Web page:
The Collapse of the Soviet Union
There are as many explanations for the collapse of the Soviet Union as there are politcal scientists. I believe there are economic, political, social, and geographic explanations for this historic event. I will list some of the possible explanations below. I think this information, and the material in your text, should give you a better understanding of one of the most significant events of the 20th century. Remember, anything that is not clear to you, just Ask A Question!
Possible Reasons for the Collapse of the Soviet Union in 1991:
1. The Country was too big!: At the height of its power, the Soviet Union encompassed 1/6 the land area of the planet, had 11 time zones, and 37,000 miles of boundaries and frontiers. Many geographers would argue that this sheer size was unmanageable poitically, economically, and culturally.
2. The Country contained too many diverse national groups.: As the Soviet Union expanded during the first half of this century, national groups were swallowed up. The multinational state that was created became increasingly hard to manage. Russians, of course, assumed power and control over the minority groups, but the desire for autonomy did not die. Latvians, Kazaks, Georgians, and many others never lost their desire for self-rule, and their hatred of Russians. When the opportunity presented itself in the late 1980s, these groups jumped at their chance.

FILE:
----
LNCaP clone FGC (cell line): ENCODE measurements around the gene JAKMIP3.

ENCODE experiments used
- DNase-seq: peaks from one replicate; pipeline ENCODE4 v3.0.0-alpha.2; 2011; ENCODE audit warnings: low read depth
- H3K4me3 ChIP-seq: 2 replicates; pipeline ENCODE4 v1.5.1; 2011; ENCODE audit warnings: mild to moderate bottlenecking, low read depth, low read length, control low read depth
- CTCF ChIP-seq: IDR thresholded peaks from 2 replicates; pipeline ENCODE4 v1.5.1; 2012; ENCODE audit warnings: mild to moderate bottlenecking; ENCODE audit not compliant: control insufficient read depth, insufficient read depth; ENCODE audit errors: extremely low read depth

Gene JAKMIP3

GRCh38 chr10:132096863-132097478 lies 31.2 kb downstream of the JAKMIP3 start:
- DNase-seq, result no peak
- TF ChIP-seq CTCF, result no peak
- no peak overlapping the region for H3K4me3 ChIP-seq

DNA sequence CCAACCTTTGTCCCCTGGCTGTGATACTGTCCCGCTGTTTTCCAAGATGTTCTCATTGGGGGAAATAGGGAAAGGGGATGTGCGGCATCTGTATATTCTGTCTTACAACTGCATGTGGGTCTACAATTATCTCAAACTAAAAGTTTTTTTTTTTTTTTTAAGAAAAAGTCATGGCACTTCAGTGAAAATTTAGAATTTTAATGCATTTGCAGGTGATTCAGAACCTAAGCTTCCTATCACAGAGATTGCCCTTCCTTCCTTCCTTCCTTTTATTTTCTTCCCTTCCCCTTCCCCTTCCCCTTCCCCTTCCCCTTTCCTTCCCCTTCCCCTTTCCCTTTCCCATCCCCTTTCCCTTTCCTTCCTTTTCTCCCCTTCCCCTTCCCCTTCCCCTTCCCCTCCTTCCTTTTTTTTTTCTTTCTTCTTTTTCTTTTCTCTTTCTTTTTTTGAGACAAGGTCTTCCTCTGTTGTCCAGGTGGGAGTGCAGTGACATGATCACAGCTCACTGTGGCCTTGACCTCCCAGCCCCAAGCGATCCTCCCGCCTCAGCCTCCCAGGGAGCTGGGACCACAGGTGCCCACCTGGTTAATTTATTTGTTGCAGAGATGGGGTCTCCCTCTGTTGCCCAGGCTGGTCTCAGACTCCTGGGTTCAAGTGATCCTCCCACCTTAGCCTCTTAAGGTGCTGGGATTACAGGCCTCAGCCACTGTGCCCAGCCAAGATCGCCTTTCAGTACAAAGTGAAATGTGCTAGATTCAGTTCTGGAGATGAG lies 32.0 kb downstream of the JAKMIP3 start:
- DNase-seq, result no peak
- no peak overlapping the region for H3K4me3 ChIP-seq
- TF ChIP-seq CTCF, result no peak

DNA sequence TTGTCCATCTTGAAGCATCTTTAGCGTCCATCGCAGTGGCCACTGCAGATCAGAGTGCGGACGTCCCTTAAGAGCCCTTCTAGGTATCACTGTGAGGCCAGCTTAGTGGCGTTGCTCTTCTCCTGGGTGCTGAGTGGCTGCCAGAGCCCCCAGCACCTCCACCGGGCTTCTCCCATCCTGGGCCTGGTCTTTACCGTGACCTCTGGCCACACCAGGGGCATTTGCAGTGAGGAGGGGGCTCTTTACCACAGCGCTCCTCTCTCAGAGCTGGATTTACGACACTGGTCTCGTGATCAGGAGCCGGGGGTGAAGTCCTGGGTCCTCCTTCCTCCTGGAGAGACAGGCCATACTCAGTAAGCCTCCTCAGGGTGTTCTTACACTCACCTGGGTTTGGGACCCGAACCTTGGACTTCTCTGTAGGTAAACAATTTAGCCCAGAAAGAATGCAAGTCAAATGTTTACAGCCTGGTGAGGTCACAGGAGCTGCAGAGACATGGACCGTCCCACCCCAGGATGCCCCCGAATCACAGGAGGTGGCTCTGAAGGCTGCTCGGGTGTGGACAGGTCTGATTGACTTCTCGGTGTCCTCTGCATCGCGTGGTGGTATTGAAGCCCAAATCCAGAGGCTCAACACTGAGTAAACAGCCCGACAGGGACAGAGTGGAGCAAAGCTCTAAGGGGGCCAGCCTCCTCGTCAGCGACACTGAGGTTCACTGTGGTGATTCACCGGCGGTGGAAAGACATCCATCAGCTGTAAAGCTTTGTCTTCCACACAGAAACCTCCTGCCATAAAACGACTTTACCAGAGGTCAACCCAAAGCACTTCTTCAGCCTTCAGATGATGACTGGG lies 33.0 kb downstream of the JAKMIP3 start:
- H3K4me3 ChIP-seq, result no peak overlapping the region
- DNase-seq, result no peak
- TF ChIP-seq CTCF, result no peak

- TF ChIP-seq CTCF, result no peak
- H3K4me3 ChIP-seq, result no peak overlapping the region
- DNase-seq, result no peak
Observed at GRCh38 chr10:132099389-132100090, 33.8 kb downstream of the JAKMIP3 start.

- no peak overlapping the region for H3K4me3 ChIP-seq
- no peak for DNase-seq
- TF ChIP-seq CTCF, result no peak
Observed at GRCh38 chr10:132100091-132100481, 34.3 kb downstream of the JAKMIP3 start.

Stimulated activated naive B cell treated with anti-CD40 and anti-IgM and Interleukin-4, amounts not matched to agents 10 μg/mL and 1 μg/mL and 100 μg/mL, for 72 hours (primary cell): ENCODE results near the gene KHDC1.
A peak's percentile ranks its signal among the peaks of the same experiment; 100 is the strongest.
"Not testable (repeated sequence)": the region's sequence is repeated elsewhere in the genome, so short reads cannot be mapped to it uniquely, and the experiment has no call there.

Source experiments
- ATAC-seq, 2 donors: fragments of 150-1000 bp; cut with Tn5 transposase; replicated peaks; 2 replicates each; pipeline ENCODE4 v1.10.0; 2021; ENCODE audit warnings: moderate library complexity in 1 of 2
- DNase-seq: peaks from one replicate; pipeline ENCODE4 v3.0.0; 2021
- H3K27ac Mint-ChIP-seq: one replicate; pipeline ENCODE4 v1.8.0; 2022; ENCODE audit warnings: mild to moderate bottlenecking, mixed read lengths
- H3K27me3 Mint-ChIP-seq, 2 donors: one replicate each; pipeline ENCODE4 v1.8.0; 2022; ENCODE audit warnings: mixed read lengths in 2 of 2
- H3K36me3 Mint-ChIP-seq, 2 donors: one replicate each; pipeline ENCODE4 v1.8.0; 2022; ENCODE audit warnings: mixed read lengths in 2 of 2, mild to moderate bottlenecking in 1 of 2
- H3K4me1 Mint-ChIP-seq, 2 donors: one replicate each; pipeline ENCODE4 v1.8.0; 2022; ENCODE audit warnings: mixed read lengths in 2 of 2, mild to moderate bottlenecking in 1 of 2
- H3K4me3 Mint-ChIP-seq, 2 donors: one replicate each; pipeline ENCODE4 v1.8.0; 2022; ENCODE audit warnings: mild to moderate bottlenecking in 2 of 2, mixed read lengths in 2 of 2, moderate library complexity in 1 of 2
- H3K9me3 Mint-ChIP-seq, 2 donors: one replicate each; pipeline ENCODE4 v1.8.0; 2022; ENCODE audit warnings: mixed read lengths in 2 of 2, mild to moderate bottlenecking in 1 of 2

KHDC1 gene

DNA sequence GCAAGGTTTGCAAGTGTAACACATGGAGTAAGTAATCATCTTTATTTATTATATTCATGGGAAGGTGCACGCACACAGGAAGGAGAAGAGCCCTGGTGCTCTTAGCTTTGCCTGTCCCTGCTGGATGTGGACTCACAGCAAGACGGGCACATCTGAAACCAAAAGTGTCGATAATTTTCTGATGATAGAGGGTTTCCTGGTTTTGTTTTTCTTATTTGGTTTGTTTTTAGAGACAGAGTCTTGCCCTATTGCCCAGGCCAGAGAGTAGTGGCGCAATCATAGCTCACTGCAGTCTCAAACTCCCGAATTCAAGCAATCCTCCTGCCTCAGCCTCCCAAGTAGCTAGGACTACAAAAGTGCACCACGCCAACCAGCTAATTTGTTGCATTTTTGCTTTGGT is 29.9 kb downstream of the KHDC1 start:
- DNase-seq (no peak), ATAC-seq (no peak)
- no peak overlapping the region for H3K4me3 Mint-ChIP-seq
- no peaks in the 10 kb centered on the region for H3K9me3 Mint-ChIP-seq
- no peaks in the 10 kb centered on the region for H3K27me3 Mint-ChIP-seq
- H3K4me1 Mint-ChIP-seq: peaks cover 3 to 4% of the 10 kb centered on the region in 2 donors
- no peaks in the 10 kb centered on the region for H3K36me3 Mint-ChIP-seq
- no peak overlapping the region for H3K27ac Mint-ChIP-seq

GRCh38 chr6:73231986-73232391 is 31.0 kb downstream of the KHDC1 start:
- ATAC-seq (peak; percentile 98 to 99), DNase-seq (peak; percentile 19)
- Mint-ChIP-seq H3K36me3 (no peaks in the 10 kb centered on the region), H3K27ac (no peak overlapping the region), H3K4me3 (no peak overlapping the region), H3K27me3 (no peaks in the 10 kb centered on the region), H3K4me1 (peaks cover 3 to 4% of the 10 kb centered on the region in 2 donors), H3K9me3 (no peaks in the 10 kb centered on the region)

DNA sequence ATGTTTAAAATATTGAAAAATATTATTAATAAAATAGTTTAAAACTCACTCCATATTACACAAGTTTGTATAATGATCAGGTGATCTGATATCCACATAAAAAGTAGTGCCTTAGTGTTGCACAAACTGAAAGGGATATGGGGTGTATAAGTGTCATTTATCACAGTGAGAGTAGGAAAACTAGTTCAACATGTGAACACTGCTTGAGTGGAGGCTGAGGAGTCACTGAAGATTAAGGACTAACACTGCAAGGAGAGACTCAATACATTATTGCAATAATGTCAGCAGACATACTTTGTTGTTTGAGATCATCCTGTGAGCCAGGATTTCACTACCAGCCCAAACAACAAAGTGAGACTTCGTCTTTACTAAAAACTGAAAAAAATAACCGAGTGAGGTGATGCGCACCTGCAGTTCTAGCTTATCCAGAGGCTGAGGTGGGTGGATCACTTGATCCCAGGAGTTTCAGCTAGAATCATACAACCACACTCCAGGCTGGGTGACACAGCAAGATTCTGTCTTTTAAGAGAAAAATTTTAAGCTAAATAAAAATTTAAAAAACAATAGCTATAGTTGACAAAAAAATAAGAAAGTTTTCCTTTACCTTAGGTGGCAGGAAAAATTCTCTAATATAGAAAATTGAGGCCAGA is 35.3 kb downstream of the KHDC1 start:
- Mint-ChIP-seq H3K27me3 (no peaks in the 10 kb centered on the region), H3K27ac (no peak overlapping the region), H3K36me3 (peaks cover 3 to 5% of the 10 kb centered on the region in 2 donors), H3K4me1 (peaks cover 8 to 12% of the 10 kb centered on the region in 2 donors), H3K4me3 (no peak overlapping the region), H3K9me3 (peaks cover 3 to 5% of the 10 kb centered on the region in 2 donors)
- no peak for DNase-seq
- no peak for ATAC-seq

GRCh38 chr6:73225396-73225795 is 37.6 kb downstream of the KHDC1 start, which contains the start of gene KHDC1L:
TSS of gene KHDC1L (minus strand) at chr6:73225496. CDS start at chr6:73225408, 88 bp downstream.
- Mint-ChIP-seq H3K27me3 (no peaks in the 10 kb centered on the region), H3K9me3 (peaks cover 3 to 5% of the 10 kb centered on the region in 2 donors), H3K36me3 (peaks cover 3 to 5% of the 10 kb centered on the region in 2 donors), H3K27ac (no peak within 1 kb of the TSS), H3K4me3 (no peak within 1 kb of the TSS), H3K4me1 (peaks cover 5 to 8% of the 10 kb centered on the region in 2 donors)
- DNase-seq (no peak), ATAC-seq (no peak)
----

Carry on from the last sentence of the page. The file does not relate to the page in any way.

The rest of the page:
3. The Soviet consumer was forgotten.: There is no denying the centrally planned economy of the Soviet Union achieved some amazing growth this century. Soviet citizens could be justifiably proud of the achievements in technology, weaponry, science, medicine, and space. Only one small problem: the average consumer, living in a country with over 1/4 the world’s trees, could not buy toilet paper! The Soviet consumer faced shortages and inefficiencies in every aspect of the consumer goods sector of the economy. Napoleon said that revolutions start when the people are denied bread- not too far from the truth in the Soviet Union. Gorbachev tried reforms (perestroika), but it was too little too late.
4. Agriculture remained a problem.: Despite some progress, the Soviet system of state and collective farms failed to deliver sufficient agricultural output. Food shortages were common, choice was poor, and quality was variable. This country always suffered difficult environmental conditions for agriculture; soils are generally poor and large areas are either too cold or too dry for farming. When those factors are combined with the lack of incentives in the Societ system, the result is inefficiency. I recall saying to some students in the early 1980s, that the almost hysterical joy that greeted the arrival of McDonald’s was testimony to the problems in the Soviet system.
5. The war in Afghanistan.: There are those who equate the Soviet Union’s involvement in the Afghanistan civil war with America’s involvement in Vietnam. The war was unpopular in the Soviet Union and led to anti-war protests in the country. Some believe that many citizens were emboldened by those protests of the mid-1980s.
6. The democracy movements in Eastern Europe.: The bravery and success of the anti-communist protests in Poland and Hungary gave the Soviet citizens hope that they too could effect a change in the political system.
7. Star Wars.: The arms race placed a tremendous burden on the Soviet Union’s budget (as it did on our own). The military build-up in the United States during the 1980s may have convinced the Soviets that they simply could not keep pace with the Americans.
“Original document by Peter Turner licensed CC BY”